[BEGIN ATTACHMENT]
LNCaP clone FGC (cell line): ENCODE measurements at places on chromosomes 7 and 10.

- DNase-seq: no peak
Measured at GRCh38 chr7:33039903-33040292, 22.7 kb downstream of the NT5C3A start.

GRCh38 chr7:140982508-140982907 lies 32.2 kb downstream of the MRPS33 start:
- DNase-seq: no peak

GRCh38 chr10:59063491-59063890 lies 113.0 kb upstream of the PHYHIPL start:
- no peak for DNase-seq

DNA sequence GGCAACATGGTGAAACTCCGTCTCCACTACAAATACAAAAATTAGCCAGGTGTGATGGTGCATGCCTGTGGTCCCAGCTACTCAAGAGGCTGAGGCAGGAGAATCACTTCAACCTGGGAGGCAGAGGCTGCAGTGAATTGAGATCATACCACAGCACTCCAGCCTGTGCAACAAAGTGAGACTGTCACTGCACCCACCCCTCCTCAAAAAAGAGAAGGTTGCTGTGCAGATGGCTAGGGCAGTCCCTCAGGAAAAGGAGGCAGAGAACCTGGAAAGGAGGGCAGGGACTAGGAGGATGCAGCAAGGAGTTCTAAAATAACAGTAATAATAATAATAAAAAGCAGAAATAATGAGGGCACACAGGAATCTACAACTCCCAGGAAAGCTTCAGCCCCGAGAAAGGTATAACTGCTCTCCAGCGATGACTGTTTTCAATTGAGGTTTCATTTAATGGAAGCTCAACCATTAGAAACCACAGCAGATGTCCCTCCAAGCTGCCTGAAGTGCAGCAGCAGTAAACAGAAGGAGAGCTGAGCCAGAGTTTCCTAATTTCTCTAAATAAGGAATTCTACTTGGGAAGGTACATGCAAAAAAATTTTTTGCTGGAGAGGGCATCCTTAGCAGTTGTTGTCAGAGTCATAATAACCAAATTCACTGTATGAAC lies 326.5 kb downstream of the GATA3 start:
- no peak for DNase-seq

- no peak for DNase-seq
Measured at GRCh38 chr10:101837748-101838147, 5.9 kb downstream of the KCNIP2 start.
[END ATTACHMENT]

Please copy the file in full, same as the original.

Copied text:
LNCaP clone FGC (cell line): ENCODE measurements at places on chromosomes 7 and 10.

- DNase-seq: no peak
Measured at GRCh38 chr7:33039903-33040292, 22.7 kb downstream of the NT5C3A start.

GRCh38 chr7:140982508-140982907 lies 32.2 kb downstream of the MRPS33 start:
- DNase-seq: no peak

GRCh38 chr10:59063491-59063890 lies 113.0 kb upstream of the PHYHIPL start:
- no peak for DNase-seq

DNA sequence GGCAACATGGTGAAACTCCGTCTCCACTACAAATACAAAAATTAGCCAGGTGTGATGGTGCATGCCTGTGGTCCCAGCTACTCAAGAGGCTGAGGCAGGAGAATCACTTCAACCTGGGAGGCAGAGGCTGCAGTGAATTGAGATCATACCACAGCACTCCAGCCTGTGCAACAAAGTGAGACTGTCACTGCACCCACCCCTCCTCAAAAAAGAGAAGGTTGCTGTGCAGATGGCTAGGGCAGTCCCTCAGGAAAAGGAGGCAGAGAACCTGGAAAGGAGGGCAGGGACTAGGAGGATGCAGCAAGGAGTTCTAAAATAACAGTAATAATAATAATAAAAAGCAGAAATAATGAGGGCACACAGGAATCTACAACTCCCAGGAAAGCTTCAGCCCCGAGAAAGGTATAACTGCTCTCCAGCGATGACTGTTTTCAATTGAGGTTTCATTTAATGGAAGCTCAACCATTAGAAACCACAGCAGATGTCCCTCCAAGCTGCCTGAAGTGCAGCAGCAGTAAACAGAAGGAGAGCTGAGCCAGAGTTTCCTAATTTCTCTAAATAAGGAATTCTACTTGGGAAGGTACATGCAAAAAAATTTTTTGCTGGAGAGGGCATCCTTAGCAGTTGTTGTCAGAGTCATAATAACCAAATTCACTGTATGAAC lies 326.5 kb downstream of the GATA3 start:
- no peak for DNase-seq

- no peak for DNase-seq
Measured at GRCh38 chr10:101837748-101838147, 5.9 kb downstream of the KCNIP2 start.